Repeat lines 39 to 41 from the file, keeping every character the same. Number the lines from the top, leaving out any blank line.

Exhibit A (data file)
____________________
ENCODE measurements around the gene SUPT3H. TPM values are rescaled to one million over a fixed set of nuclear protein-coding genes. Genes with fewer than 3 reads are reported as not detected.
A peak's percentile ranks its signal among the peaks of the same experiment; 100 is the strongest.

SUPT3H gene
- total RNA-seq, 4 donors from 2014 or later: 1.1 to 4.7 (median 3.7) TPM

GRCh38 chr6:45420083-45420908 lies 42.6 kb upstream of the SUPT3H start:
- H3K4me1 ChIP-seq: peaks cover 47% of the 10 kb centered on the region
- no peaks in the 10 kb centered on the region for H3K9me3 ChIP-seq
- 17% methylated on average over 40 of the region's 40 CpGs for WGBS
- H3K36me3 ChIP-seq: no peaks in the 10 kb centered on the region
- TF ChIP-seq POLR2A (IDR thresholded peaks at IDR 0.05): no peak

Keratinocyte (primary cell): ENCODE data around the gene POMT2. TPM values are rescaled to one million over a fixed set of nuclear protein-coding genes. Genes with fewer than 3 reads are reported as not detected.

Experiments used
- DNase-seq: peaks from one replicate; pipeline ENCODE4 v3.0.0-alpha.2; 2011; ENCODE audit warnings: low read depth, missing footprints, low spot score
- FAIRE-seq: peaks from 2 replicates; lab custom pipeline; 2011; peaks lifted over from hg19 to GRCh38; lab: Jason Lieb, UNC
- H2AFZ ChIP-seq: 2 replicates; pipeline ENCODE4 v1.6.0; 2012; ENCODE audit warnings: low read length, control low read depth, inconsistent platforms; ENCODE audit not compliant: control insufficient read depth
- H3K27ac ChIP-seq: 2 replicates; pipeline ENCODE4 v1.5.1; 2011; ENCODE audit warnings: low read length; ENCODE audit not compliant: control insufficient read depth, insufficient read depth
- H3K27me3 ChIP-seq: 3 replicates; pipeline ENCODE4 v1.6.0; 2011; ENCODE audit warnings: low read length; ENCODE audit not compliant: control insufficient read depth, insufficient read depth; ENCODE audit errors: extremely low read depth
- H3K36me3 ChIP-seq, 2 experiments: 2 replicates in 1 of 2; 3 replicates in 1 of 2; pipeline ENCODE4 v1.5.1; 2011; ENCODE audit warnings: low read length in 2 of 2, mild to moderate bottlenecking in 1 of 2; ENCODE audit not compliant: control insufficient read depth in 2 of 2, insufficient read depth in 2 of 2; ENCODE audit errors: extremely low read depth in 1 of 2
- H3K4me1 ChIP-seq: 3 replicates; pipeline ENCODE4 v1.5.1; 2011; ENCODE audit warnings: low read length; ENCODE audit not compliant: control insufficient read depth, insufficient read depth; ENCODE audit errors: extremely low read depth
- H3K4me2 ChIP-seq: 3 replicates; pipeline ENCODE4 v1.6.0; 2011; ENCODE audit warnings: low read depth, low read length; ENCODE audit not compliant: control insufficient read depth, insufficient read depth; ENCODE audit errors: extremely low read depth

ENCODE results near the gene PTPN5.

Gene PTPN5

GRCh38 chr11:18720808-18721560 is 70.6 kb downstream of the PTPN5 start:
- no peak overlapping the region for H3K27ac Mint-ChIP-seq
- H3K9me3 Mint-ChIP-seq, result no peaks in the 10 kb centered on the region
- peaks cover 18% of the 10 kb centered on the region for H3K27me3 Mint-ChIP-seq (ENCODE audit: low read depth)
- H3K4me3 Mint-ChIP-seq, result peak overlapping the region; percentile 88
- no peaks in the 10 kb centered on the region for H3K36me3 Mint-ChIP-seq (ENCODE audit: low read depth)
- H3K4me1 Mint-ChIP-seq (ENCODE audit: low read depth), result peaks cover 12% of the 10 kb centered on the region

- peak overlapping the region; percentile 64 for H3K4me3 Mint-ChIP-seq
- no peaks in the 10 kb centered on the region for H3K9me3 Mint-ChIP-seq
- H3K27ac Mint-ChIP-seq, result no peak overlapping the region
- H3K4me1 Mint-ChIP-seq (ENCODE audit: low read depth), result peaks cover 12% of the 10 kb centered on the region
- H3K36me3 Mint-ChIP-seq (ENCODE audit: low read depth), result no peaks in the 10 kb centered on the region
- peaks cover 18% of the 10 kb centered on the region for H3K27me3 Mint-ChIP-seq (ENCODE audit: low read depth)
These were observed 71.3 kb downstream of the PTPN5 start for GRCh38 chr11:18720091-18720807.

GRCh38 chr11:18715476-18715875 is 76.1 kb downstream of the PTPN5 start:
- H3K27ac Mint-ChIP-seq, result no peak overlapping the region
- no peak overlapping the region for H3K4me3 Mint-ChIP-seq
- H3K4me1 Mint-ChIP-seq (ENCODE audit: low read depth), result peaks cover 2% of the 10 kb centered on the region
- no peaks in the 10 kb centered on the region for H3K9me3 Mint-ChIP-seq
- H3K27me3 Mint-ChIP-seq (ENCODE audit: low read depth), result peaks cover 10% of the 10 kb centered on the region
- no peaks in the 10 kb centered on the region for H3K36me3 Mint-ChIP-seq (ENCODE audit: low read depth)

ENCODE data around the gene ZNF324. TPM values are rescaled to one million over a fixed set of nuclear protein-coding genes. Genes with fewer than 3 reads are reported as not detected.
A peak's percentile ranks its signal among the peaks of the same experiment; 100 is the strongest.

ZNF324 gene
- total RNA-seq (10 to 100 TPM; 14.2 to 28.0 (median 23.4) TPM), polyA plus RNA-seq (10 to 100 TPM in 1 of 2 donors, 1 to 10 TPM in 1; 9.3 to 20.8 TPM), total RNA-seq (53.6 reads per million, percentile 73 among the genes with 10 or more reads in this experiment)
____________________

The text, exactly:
- no peak overlapping the region for H3K4me3 Mint-ChIP-seq
- H3K4me1 Mint-ChIP-seq (ENCODE audit: low read depth), result peaks cover 2% of the 10 kb centered on the region
- no peaks in the 10 kb centered on the region for H3K9me3 Mint-ChIP-seq